ing them ; added to these a great mastery of language ever ready to be the vehicle of his versatile mind in every phase, whether of pathos, or humour, or sentimentality, or moralising. By Irving's advice, Grattan reduced to order the memoranda of some of his touring, and submitted the manuscript to a London publisher. But the London publisher did not appreciate what was offered to him, and three others of his brethren were not a whit more sagacious. 'Tis a trite story in literature, and we could illustrate it by many an instance in our own day, where the rejected essay of the obscure author became the first step of the ladder upon which he has climbed to eminence. But Grattan thought not of this. When four publishers had pronounced his condemnation, he flung the manuscript aside as worthless, and turned again to his previous avocations. An accident, however, again brought it to light; and a literary friend was so convinced of its merit, that he introduced the author to Mr. Whittaker, the eminent publisher, who undertook to bring out the book; and, in due time, the first series of “Highways and By-ways," dedicated to Washington Irving, issued from the press. The success of these delightful tales was great and rapid. They were thoroughly suited to the public taste, and to the time at which they appeared. The “Sketch-Book” of Irving bad shown with what effect the incidents of travel could be invested with all the charms of romance, and all the graces of sentiment. Grattan followed and shared the public favour. We mean to insti. tute no comparison between the two writers ; but assuredly Grattan may say of Irving, as did Ulysses of Ajax—"Non superatus ab illo." There is a wonderful charm in these volumes, which takes captive the imagination, the intellect, the feelings one scarce knows how, or stops to analyse; lively, graphic, and wonderfully true to nature, they are to us realities, while we are engaged with themthe highest merit of all artistic works. We may say of the pictures of Grattan what a painter once said to us, as we praised a foreign landscape -" C'est ne pas un tableau, c'est la nature.” Grattan's name was now up. He had no need to court publishers. Several came forward with offers for similar tales ; and the result was, that two more series were quickly produced.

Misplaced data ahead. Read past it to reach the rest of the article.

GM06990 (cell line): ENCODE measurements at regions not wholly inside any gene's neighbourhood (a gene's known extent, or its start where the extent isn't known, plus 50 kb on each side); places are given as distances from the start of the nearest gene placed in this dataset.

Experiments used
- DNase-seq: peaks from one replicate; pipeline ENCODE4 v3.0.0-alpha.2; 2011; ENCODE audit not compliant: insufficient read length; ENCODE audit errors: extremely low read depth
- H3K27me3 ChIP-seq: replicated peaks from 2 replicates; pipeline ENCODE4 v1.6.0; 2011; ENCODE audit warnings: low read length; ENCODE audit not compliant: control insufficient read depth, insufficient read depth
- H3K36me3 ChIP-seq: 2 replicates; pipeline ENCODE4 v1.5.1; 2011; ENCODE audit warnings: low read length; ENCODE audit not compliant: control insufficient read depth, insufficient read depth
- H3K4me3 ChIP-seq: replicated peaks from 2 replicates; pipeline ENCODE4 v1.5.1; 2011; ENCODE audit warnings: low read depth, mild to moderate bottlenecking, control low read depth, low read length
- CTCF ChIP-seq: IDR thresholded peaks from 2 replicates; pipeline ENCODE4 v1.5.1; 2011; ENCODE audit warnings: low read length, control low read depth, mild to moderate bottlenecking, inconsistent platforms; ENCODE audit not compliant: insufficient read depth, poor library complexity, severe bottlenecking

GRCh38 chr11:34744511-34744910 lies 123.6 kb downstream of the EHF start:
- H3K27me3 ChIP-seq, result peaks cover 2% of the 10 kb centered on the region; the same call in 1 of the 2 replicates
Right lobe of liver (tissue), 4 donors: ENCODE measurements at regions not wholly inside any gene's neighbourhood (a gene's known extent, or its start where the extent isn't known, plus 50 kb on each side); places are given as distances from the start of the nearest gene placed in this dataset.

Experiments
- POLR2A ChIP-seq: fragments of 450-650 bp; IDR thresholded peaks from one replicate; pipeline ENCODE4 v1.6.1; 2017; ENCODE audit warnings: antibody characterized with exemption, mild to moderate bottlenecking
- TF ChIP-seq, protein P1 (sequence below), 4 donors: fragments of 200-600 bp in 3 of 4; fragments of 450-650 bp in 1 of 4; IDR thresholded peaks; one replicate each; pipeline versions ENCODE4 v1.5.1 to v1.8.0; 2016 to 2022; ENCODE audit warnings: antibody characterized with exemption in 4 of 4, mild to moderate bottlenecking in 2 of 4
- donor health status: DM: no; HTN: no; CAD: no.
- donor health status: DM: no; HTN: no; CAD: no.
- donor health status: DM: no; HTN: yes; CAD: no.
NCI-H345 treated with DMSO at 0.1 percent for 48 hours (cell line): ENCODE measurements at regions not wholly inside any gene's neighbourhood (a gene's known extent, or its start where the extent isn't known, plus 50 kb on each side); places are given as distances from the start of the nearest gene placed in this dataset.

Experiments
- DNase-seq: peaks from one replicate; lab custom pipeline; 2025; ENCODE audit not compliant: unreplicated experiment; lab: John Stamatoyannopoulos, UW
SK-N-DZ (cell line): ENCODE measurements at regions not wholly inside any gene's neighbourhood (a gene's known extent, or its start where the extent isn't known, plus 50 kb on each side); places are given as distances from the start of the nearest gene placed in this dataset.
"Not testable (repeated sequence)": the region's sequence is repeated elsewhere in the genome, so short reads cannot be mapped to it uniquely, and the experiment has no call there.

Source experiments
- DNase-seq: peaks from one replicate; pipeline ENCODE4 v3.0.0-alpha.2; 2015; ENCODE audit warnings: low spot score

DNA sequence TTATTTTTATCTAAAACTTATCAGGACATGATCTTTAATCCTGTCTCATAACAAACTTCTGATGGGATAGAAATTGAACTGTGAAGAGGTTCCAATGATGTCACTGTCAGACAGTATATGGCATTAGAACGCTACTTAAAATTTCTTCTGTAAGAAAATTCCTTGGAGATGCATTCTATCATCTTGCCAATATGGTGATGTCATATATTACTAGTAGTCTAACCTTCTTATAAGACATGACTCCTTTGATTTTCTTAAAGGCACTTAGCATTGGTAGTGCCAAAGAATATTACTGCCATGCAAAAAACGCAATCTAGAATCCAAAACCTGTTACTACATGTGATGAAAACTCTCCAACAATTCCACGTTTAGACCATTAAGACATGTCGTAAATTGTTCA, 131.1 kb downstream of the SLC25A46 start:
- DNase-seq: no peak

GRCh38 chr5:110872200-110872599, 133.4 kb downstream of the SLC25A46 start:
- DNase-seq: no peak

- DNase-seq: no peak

Mr. Grattan's next appearance before the public was in a new line — the tragedy of “Ben Nazir, the Saracen.” This drama was originally composed for Kean, with whom Grattan was originally very intimate; and when they met again, after the return of the former from his wild life in America, Grattan gave him the play. That it was a production of considerable merit is undeniable, and its failure is mainly attributable to the man who could best have secured its success. Indeed, Kean bimself thought highly of it, and selected it from amongst many pieces of the season as that which was to re-establish and even augment his reputation. In a very lively memoir of the great actor, contributed, shortly after his death to one of the English periodicals, Grattan describes the renewal of his acquaintance with the tragedian.
Kean studied his part with ardour, but he would not attend rehearsals. In truth, he was thoroughly broken down in health at the time. The night of trial arrived. The actor broke down, and the play failed with him.
The success of Grattan as a literateur was now sufficient to stimulate a man of his adventurous disposition to seek one of those short-cuts to Fortune, which so rarely lead to the temple of the goddess. He embarked bis all — the entire profits of his literary labours, in a speculation which he calculated was to have produced great results : and so it did—but it was in the greatness of its failure ; and Grattan was totally ruined. But he did not despair ; bis mind was still resilient, though the shock and the trouble in which he was involved impaired his health. He broke up his establishment, left his chateau, in the neighbourhood of Boulogne, betook himself and his family (for he was now a parent) to Brussels, and applied himself to authorship, with as much diligence as interrupted health would permit. The fruits of these hours of toil were the “ Traits of Travel," which was received with well-deserved favour; “ The Heir. ess of Bruges," one of the best historico-romantic novels of the day; the “ History of the Netherlands," a standard volume to this hour; and some other tales ; and the labourer began again to look forward hopefully to the future, projecting new works with returning health and renewed energies. But the course of his life seemed to be ever fraught with eventful and unlooked for mutations. In the midst of bis plans for the future, his performances at the present came les trois jours glorieux of Paris ; the revolutionary flame spread to Belgium, and the emeutes of Brussels and Antwerp, with the enfranchisement of Belgium from the dominion of Holland, followed with terrible rapidity. During the attack on Brussels, Grattan's house was almost demolished by cannon and grapeshot. This, perhaps, might have been endured with tolerable complacency by one who was only a tenant ; but worse followed_his property was pillaged, first by the Dutch troops, and then by the townspeople, les brāves Belges; and the residue—for miraculous to relate there was a residue-after two such operations, was seized upon by a house-agent, who contrived to take care of it in a way that was eminently satisfactory to himself.